From preparing to breastfeed to exploring what to do if you can’t, this is where you’ll find everything you’ll need to know about nursing your baby.
Let’s be clear from the start, there is a big difference between small breasts and underdeveloped ones. Ladies with small boobs look great in high neck tops, while a woman with underdeveloped breasts may feel very self-conscious about her widely-spaced, narrow tuberous appendages, and be genuinely worried about her chances of breastfeeding.
Here in the UK we tend to have quite set ideas on how long it is socially acceptable to breastfeed your baby. No one bats an eyelid for a child under the age of one year, but once the baby becomes a walking, talking toddler, complete with a good set of – yikes! – teeth, the lines become rather blurred.
It’s not something you think about automatically when you prepare yourself for breastfeeding for the first time. But for many mothers, expressing their breast milk is part and parcel of the process, almost as much as feeding itself.
Breastfeeding is popular in the UK, with an estimated 78% of new mothers choosing this method over bottle-feeding. If you’re pregnant, or have recently had a baby, you’ll have noticed that there’s no getting away from the crystal clear ‘breast is best’ message coming from all your healthcare providers.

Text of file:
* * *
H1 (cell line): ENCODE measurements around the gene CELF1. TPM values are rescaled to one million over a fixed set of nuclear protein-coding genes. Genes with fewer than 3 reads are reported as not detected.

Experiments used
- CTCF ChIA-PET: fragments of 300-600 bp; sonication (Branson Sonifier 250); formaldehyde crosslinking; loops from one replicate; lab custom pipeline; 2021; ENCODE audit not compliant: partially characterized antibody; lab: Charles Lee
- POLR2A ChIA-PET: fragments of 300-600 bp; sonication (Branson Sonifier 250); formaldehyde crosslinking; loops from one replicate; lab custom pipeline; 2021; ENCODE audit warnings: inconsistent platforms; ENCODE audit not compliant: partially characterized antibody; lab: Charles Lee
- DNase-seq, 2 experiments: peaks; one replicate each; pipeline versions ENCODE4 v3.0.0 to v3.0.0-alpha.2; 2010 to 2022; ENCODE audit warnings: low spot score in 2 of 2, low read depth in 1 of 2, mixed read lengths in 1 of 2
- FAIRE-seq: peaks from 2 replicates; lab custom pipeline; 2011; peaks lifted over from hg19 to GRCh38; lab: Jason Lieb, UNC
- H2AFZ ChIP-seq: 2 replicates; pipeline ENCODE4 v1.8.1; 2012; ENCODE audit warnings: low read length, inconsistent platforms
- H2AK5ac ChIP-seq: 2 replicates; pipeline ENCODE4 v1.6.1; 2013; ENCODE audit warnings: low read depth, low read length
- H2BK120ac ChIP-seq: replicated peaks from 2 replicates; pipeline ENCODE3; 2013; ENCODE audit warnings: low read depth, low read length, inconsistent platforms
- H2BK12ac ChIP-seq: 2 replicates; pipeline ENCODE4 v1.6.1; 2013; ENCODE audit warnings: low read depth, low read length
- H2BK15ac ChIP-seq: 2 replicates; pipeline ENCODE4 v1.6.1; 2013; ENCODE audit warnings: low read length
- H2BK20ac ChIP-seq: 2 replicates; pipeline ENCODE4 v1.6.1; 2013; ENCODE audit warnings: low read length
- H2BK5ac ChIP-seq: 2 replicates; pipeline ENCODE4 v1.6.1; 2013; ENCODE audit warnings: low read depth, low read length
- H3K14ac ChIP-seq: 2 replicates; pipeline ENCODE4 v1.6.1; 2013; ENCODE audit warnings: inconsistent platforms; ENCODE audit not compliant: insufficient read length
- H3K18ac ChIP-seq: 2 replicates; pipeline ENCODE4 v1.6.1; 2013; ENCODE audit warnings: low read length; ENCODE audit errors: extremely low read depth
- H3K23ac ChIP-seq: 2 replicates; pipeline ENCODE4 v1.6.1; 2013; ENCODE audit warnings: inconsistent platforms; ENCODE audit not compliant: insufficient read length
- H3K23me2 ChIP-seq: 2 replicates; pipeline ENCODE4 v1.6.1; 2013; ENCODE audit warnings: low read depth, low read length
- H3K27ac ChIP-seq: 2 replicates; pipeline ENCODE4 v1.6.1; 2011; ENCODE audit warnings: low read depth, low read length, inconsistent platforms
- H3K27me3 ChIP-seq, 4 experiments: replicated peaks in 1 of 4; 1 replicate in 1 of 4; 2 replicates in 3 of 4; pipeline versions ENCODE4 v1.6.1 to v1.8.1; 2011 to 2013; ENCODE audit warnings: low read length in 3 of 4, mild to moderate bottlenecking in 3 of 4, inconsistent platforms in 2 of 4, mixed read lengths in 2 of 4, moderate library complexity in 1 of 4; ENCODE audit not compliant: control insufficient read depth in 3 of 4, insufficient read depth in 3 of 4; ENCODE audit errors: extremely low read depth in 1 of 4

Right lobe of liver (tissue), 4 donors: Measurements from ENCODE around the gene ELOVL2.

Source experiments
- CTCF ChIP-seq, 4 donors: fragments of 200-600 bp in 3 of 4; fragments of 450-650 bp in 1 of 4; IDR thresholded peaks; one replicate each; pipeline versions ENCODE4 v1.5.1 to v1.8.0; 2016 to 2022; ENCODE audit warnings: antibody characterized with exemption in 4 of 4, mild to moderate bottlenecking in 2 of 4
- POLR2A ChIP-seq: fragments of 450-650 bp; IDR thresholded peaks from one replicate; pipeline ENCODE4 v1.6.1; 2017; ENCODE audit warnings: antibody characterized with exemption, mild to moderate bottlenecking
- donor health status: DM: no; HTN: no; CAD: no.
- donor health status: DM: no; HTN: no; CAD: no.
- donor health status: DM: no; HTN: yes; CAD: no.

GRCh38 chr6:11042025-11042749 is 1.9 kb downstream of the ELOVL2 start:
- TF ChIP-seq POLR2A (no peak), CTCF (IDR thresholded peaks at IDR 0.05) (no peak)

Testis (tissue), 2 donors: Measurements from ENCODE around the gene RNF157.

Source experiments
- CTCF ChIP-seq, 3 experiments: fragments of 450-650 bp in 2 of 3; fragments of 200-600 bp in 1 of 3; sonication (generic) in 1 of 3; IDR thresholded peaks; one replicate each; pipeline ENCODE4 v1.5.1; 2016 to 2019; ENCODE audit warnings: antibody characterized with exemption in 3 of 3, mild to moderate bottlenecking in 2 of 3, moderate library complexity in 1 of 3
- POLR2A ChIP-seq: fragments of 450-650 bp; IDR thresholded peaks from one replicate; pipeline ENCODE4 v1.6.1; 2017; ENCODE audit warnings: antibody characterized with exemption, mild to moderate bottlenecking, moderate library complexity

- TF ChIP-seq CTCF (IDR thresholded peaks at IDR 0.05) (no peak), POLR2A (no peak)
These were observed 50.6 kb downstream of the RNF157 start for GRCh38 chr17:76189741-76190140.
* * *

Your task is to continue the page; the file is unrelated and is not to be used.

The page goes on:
During pregnancy it is highly likely you will given leaflets and one-to-one support about the subject of breastfeeding from your midwife and GP.
I’m a proud mum of three loving, energetic and exhausting boys, each one the perfect picture of health. My first pregnancy took place over a decade ago now, and just as mums-to-be are today, I was exposed to the familiar Breast Is Best campaign.
Towards the beginning of Breastmilk, we watch two biologists in a most intimate moment – the first feed with their newborn baby. In their well-meaning attempt to let their son ‘find his way’ by ‘exploring on his own’, they literally expect their screaming son to find the nipple by himself, despite the fact that he can barely move and is a couple of months away from being able to support his own head.
Yahoo! CEO Marissa Mayer hit headlines back in February 2013, when she built a nursery within her office building, enabling her to bring her newborn son to work, following just two weeks of maternity leave. Mayer formerly worked for Google Inc. and took the job at rival search engine Yahoo! in her fifth month of pregnancy.
The information provided on this site is not meant to substitute for the advice of a qualified medical professional. Letstalkbreasts.co.uk neither assumes any legal liability nor makes any warranty or guarantee, either expressed or implied, regarding the completeness, accuracy, usefulness, or currency of this information. It is the responsibility of the reader to check for updates to the information contained on this site.